I am a 21-year-old cisgender female living with my partner of 1.5 years. I’ll make it simple: a partner has never been able to make me orgasm. Either I do it solo or I do all the work for myself during sex with a partner.
My partner and I communicate about sex all the time and I enjoy sex with him otherwise. I’ve tried a number of ways to ask him to put in a little more effort in making me feel good and he still doesn’t really try. His excuses are that I take too long to climax, he doesn’t feel like it, etc.
Am I ever going to be sexually satisfied? I love this man and plan to spend my life with him … but I feel like I’m settling in the sex department. Am I doomed to a life of masturbation?
During conversation about the topic I try my best not to make him feel inadequate but he makes me feel like there’s something wrong with my body by his reactions. I understand orgasm isn’t necessarily the most important part of sex but will I ever be able to effortlessly lay back and let another person take me to that level?
I appreciate your advice,
Let’s talk numbers for a minute. The University of Chicago did a study that found that 31 percent of female participants had never felt an orgasm. Seventy-one percent of women surveyed for the same study reported that they did not consistently orgasm with a (in this study, male) partner.
Over 70 percent of people with vaginas require direct, consistent clitoral stimulation in order to have an orgasm — period. Whether that’s alone or with a partner. And the vast majority necessitate at least 20-30 minutes of clitoral stimulation of some kind before reaching climax. That number can get shorter as we get more familiar with our own bodies, our partners, and our orgasm cycle but 20-30 minutes is the average.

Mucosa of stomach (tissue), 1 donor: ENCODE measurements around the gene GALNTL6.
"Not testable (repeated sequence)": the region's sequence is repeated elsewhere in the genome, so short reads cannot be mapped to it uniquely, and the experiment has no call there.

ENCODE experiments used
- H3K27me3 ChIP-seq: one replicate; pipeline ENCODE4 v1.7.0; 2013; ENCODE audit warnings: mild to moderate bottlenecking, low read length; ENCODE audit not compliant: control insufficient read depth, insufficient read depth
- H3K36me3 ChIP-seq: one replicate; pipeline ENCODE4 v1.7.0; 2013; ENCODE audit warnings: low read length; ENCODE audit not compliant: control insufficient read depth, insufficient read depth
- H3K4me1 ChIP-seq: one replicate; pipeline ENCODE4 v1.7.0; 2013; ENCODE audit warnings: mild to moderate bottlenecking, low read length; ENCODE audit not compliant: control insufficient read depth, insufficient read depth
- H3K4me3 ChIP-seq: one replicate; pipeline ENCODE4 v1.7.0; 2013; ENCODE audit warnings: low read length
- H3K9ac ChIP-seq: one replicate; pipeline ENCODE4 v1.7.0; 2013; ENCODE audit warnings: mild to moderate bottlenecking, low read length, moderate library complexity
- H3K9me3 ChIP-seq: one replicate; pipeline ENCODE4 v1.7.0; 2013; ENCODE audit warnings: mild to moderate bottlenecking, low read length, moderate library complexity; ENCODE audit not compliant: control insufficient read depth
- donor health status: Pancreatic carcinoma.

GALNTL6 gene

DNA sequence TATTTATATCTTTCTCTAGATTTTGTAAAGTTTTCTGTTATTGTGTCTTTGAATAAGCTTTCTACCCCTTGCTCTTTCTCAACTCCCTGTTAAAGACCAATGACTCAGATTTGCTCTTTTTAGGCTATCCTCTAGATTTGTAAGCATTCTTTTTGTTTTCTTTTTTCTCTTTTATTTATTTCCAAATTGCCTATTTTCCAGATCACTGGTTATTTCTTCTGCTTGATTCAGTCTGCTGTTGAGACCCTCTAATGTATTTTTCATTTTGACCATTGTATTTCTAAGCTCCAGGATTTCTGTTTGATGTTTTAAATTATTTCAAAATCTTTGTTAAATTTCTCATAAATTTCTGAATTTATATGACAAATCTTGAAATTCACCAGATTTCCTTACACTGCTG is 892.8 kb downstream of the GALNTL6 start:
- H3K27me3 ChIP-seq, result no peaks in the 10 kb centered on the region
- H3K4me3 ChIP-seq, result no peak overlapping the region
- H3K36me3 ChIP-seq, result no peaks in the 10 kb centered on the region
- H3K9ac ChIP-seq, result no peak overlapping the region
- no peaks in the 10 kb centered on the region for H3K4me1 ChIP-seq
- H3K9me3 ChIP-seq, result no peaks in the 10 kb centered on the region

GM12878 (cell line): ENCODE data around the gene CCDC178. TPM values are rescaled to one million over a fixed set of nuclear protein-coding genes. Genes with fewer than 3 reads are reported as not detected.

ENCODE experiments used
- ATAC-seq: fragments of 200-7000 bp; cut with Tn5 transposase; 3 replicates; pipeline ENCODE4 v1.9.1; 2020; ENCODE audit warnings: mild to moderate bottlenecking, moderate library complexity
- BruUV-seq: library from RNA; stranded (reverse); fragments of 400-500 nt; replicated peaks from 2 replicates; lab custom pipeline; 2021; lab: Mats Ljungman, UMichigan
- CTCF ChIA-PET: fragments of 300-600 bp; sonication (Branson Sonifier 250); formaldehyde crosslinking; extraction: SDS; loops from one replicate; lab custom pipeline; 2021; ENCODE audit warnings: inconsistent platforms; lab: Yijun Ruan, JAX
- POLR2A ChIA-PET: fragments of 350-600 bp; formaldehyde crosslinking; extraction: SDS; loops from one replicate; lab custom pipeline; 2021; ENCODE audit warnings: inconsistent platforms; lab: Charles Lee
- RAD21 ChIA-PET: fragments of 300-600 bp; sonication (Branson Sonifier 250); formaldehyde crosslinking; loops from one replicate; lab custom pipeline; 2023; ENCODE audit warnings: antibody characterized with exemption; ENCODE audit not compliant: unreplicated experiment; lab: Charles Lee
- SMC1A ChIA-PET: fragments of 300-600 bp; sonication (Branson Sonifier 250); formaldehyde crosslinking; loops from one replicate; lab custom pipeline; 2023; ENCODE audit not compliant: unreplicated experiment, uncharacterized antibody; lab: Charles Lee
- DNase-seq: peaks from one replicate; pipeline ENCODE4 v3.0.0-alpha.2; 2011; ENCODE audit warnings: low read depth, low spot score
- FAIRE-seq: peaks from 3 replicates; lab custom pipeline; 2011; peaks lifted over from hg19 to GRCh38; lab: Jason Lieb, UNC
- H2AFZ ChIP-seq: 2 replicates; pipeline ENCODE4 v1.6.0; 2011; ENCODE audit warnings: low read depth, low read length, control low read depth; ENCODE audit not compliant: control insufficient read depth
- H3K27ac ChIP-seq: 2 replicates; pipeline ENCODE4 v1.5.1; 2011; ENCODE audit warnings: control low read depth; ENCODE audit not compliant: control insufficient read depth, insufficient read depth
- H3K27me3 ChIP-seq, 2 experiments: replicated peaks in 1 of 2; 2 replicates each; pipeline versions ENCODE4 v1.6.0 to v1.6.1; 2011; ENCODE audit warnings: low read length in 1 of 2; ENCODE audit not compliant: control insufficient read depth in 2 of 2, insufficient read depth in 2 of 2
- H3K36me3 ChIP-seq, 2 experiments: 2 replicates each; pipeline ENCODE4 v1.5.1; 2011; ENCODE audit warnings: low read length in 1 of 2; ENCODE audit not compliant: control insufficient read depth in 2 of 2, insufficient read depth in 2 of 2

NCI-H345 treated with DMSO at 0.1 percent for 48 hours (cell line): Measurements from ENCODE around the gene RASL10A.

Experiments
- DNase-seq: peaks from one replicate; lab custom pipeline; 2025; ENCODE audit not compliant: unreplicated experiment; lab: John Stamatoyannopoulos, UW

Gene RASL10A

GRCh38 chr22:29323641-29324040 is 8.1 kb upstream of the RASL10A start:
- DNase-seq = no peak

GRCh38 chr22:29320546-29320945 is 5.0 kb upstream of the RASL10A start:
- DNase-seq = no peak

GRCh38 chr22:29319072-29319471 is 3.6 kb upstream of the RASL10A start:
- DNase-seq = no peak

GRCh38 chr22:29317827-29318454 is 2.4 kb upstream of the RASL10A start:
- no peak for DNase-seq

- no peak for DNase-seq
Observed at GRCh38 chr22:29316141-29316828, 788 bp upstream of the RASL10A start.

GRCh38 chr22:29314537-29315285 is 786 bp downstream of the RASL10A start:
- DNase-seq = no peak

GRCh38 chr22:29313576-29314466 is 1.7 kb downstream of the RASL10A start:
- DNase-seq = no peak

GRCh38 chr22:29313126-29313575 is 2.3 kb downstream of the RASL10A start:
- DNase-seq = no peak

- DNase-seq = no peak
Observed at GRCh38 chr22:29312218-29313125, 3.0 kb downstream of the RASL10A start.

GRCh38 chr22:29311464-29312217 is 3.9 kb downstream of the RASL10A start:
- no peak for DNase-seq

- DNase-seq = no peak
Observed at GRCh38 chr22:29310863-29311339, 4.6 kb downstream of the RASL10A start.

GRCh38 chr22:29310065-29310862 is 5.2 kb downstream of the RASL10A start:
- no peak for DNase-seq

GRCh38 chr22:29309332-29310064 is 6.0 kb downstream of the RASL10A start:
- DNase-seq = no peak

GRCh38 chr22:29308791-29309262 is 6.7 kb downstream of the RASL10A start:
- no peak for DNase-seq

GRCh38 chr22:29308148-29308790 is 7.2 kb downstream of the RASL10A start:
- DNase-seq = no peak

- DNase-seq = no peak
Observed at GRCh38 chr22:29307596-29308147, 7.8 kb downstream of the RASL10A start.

Now that we’ve got those pesky facts out of the way that (hopefully) demonstrate that you’re not broken, slow, or alone in your orgasm experience — let’s talk about your boyfriend. First thing’s first: a sexual partner who consistently treats you in a way that makes you feel unworthy of effort, pleasure, and sexual care is … let’s go with “lacking.”
Let me be clear: a partner’s struggle to provide you with the sexual pleasure you hope for (orgasm, in this case) is 100 percent understandable, forgivable, and workable. Our education around how to directly communicate about sexual pleasure, anatomy, and how to work with clitorises, vulvas, and vaginas more specifically is seriously deficient in this country. This is something we can learn, that we can help our partners learn, and is part of exploring and growing as sexual people.
I’m not appalled because your boyfriend isn’t sure how to pleasure your body or provide you with an orgasm; I’m appalled because of how few shits he seems to give about it. From your description at least, it sounds like you go out of your way to make sure he doesn’t feel inadequate or hey, even slightly inconvenienced, by your efforts to communicate your dissatisfaction and desires. His response seems inequitable at the very least.
Of course you can’t and shouldn’t force anyone to do anything, but if this type of disregard for your hopes and happiness was happening about a non-sexual topic, such as your career, hobbies, or shared time spent together, would it still feel as okay?
I cannot recommend enough that you read Come As You Are by Emily Nagoski and I’d basically call it required reading for your boyfriend if he wants to try taking responsibility for his sexual role in your life. And if refuses and continues to put you down? I’d say that’s a real important piece of information worth paying attention to.
Yana Tallon-Hicks is a relationship therapist, sex educator, and writer living in the Pioneer Valley. You can find her work and her professional contact information on her website, yanatallonhicks.com.